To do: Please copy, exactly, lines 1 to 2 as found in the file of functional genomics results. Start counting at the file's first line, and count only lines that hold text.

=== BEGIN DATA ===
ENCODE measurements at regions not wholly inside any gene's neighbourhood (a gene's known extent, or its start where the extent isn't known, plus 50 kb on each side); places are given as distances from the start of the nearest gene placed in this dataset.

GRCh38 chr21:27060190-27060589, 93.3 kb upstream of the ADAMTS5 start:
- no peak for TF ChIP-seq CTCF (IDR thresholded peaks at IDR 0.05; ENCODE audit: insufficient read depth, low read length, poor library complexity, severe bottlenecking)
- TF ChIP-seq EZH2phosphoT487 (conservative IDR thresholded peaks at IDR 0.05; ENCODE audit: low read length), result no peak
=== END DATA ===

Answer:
ENCODE measurements at regions not wholly inside any gene's neighbourhood (a gene's known extent, or its start where the extent isn't known, plus 50 kb on each side); places are given as distances from the start of the nearest gene placed in this dataset.

GRCh38 chr21:27060190-27060589, 93.3 kb upstream of the ADAMTS5 start: